Surrounded as we are by our cloud of witnesses, and by His grace, we will lay aside the encumbrances (family neurosis, doctrines of men, and stinking thinking) and run with patience the race God set before us, keeping "our eyes fixed on Jesus the source and the goal of our faith. For he himself endured a cross and thought nothing of its shame because of the joy he knew would follow his suffering; and he is now seated at the right hand of God's throne" (Heb. 12:2, Phillips).

Father, open our eyes to see that we already possess the prize, our Lord Jesus Christ, seated on the throne of our lives today. We have no ability to wait patiently for the redemption of our bodies, but You do. My flesh trembles to say what the Spirit encourages me to say: "Do what You must to transform us into Your image and likeness." We wait with eager anticipation to see the unveiling of Your Masterpiece in glorified flesh. Amen. Jan Antonsson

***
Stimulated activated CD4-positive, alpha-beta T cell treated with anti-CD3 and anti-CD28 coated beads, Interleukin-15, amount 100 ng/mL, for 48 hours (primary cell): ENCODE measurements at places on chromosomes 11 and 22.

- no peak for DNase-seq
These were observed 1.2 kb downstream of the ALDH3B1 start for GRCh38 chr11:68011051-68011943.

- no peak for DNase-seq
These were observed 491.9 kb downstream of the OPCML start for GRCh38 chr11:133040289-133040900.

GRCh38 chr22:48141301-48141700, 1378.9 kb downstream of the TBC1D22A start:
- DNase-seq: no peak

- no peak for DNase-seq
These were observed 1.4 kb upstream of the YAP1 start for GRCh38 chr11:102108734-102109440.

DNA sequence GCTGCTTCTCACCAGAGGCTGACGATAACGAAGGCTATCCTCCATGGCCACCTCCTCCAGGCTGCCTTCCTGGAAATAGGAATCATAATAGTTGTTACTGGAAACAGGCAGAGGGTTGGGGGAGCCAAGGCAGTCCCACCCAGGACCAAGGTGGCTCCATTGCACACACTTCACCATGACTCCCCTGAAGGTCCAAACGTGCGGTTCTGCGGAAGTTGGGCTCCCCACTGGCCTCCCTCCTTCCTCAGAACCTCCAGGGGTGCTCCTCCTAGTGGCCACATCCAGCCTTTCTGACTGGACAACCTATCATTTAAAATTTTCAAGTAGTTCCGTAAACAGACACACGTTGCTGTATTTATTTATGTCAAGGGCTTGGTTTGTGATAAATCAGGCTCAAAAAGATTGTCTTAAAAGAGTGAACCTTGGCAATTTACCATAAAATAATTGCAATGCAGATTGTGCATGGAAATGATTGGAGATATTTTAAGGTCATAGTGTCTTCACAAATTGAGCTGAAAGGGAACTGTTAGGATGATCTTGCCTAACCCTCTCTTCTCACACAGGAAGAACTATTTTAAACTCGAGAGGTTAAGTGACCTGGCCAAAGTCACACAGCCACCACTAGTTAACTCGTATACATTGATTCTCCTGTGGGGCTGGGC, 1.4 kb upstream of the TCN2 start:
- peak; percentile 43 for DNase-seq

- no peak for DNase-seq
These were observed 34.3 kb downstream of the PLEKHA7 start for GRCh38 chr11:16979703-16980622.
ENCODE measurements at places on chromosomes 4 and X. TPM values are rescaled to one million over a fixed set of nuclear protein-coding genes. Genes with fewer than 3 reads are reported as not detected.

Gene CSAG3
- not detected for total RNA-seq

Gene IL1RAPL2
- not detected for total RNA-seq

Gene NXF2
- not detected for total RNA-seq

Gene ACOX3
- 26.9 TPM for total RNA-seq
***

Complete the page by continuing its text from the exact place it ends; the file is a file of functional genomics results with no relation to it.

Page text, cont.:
Jan and Lenny Antonsson

17178 Highway 59, Neosho, MO 64850 (Snail Mail)

"The Only Way to Go is Up"

The Glory Road

We always enjoy hearing from you!

jantonsson@aol.com

This page us uploaded to the web on 7/5/03

by Jan Antonsson, Webmeister,

and last edited on 10/27/08.